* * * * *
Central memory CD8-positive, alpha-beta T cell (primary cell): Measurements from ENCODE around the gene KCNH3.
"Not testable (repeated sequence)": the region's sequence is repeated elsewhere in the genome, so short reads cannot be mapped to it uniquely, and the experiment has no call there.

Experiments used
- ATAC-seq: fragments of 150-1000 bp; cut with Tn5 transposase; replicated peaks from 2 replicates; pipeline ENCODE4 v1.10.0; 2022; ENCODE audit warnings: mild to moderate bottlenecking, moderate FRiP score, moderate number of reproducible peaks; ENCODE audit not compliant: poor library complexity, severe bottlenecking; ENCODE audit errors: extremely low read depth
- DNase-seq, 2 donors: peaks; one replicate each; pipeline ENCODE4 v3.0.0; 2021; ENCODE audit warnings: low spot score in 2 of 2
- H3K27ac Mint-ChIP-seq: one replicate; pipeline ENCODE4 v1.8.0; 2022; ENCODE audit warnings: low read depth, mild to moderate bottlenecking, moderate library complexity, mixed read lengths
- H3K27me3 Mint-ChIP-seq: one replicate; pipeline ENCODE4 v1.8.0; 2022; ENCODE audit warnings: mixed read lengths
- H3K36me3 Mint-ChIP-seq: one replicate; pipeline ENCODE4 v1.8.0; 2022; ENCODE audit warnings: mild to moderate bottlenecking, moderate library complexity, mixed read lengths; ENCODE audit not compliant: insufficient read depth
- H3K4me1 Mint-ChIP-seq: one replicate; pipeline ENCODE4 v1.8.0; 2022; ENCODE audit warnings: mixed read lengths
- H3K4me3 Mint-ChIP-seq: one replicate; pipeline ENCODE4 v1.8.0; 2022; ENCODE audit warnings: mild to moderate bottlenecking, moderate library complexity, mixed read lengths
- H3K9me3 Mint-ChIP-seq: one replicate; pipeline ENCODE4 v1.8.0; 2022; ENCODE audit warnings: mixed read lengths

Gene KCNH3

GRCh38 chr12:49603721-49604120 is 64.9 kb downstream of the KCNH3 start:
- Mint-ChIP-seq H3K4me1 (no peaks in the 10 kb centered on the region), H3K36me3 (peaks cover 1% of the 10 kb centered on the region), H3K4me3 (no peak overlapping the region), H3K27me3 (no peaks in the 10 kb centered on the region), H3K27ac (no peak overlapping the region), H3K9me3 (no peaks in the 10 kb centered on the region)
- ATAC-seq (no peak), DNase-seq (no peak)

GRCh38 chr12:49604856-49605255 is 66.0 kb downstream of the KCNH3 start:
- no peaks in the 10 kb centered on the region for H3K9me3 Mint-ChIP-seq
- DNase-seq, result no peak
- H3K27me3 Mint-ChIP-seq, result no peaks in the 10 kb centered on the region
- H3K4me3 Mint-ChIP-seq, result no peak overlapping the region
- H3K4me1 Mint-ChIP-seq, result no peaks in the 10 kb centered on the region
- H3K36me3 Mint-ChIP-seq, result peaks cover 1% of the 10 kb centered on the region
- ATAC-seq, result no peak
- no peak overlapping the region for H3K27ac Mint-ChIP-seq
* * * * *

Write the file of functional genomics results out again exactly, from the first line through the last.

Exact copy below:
Central memory CD8-positive, alpha-beta T cell (primary cell): Measurements from ENCODE around the gene KCNH3.
"Not testable (repeated sequence)": the region's sequence is repeated elsewhere in the genome, so short reads cannot be mapped to it uniquely, and the experiment has no call there.

Experiments used
- ATAC-seq: fragments of 150-1000 bp; cut with Tn5 transposase; replicated peaks from 2 replicates; pipeline ENCODE4 v1.10.0; 2022; ENCODE audit warnings: mild to moderate bottlenecking, moderate FRiP score, moderate number of reproducible peaks; ENCODE audit not compliant: poor library complexity, severe bottlenecking; ENCODE audit errors: extremely low read depth
- DNase-seq, 2 donors: peaks; one replicate each; pipeline ENCODE4 v3.0.0; 2021; ENCODE audit warnings: low spot score in 2 of 2
- H3K27ac Mint-ChIP-seq: one replicate; pipeline ENCODE4 v1.8.0; 2022; ENCODE audit warnings: low read depth, mild to moderate bottlenecking, moderate library complexity, mixed read lengths
- H3K27me3 Mint-ChIP-seq: one replicate; pipeline ENCODE4 v1.8.0; 2022; ENCODE audit warnings: mixed read lengths
- H3K36me3 Mint-ChIP-seq: one replicate; pipeline ENCODE4 v1.8.0; 2022; ENCODE audit warnings: mild to moderate bottlenecking, moderate library complexity, mixed read lengths; ENCODE audit not compliant: insufficient read depth
- H3K4me1 Mint-ChIP-seq: one replicate; pipeline ENCODE4 v1.8.0; 2022; ENCODE audit warnings: mixed read lengths
- H3K4me3 Mint-ChIP-seq: one replicate; pipeline ENCODE4 v1.8.0; 2022; ENCODE audit warnings: mild to moderate bottlenecking, moderate library complexity, mixed read lengths
- H3K9me3 Mint-ChIP-seq: one replicate; pipeline ENCODE4 v1.8.0; 2022; ENCODE audit warnings: mixed read lengths

Gene KCNH3

GRCh38 chr12:49603721-49604120 is 64.9 kb downstream of the KCNH3 start:
- Mint-ChIP-seq H3K4me1 (no peaks in the 10 kb centered on the region), H3K36me3 (peaks cover 1% of the 10 kb centered on the region), H3K4me3 (no peak overlapping the region), H3K27me3 (no peaks in the 10 kb centered on the region), H3K27ac (no peak overlapping the region), H3K9me3 (no peaks in the 10 kb centered on the region)
- ATAC-seq (no peak), DNase-seq (no peak)

GRCh38 chr12:49604856-49605255 is 66.0 kb downstream of the KCNH3 start:
- no peaks in the 10 kb centered on the region for H3K9me3 Mint-ChIP-seq
- DNase-seq, result no peak
- H3K27me3 Mint-ChIP-seq, result no peaks in the 10 kb centered on the region
- H3K4me3 Mint-ChIP-seq, result no peak overlapping the region
- H3K4me1 Mint-ChIP-seq, result no peaks in the 10 kb centered on the region
- H3K36me3 Mint-ChIP-seq, result peaks cover 1% of the 10 kb centered on the region
- ATAC-seq, result no peak
- no peak overlapping the region for H3K27ac Mint-ChIP-seq